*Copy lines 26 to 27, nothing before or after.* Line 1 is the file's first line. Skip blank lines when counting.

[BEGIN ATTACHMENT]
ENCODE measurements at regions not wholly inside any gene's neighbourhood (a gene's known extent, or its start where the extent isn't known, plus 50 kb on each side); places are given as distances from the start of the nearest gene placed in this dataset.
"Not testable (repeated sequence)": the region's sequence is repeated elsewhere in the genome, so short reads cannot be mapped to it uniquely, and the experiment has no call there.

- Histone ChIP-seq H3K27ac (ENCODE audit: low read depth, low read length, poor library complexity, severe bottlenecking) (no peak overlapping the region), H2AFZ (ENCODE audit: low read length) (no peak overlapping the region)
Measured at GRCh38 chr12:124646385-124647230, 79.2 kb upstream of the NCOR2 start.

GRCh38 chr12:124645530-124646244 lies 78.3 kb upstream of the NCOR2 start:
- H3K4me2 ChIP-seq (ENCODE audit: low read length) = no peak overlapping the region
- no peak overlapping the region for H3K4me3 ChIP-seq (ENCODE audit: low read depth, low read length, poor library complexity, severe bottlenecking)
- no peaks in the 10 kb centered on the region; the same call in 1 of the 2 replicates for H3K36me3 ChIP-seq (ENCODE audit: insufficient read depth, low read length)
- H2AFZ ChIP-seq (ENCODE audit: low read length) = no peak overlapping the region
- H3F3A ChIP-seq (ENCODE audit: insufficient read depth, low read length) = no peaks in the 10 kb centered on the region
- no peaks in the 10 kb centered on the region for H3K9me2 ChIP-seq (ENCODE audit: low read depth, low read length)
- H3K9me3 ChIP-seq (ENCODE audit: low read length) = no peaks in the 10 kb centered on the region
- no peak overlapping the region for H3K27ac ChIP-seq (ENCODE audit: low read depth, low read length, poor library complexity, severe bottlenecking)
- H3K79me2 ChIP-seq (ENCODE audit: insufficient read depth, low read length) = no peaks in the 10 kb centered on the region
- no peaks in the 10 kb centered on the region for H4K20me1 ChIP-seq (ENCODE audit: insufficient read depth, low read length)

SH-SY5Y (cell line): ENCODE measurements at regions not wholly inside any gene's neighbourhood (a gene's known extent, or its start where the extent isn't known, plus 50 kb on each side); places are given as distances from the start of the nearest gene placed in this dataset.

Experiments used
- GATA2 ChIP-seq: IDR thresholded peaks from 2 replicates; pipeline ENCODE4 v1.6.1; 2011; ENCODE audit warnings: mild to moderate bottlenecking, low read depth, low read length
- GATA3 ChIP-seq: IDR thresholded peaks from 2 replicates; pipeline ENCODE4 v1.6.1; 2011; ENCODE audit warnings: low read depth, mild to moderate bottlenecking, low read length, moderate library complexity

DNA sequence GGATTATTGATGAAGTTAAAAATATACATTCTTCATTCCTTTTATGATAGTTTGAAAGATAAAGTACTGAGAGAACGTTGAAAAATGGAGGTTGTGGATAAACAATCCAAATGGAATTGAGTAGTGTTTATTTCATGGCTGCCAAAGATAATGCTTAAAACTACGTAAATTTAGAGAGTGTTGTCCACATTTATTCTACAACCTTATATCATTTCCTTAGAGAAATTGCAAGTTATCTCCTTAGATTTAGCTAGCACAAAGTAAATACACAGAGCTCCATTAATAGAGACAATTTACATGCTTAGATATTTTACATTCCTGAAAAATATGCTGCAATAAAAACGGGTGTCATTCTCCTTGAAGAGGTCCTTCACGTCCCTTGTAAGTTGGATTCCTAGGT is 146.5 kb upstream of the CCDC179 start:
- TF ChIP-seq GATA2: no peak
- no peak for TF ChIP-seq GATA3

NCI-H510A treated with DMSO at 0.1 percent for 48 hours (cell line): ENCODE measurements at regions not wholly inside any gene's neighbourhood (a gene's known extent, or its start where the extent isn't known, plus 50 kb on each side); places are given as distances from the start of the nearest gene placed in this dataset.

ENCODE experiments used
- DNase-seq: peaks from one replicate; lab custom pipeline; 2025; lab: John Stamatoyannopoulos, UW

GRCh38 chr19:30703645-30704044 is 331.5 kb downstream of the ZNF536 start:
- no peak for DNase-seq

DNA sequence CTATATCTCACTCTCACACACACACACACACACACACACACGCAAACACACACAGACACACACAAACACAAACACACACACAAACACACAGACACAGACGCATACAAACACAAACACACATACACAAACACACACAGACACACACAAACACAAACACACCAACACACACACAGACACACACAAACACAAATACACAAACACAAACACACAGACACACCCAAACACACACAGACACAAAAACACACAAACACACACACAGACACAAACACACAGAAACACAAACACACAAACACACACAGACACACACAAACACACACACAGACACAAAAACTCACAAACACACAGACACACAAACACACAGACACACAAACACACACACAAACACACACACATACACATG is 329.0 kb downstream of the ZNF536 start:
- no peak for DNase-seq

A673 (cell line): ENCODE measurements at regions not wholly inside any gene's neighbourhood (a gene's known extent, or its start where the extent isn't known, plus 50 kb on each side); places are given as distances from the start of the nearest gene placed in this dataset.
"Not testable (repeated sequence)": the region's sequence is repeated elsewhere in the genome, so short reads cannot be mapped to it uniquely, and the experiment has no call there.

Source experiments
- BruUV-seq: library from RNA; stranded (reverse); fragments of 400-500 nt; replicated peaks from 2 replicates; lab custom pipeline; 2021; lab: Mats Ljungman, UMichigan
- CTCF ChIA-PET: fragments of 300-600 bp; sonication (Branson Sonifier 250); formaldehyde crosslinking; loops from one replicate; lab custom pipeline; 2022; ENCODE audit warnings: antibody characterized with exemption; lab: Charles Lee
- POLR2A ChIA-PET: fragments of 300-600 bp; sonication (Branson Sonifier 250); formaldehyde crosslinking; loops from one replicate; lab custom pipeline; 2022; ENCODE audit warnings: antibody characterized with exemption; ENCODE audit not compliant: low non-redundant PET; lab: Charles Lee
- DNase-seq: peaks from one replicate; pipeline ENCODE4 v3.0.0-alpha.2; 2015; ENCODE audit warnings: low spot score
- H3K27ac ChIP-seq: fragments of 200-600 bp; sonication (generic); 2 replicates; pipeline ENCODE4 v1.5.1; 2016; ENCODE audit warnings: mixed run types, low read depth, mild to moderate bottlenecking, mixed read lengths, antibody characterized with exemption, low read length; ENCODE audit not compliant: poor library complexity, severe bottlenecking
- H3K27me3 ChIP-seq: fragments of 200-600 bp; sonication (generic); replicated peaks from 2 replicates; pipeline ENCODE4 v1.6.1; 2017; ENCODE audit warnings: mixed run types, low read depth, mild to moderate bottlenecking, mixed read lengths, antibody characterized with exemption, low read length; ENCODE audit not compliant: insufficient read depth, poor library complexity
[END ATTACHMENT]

GRCh38 chr19:30703645-30704044 is 331.5 kb downstream of the ZNF536 start:
- no peak for DNase-seq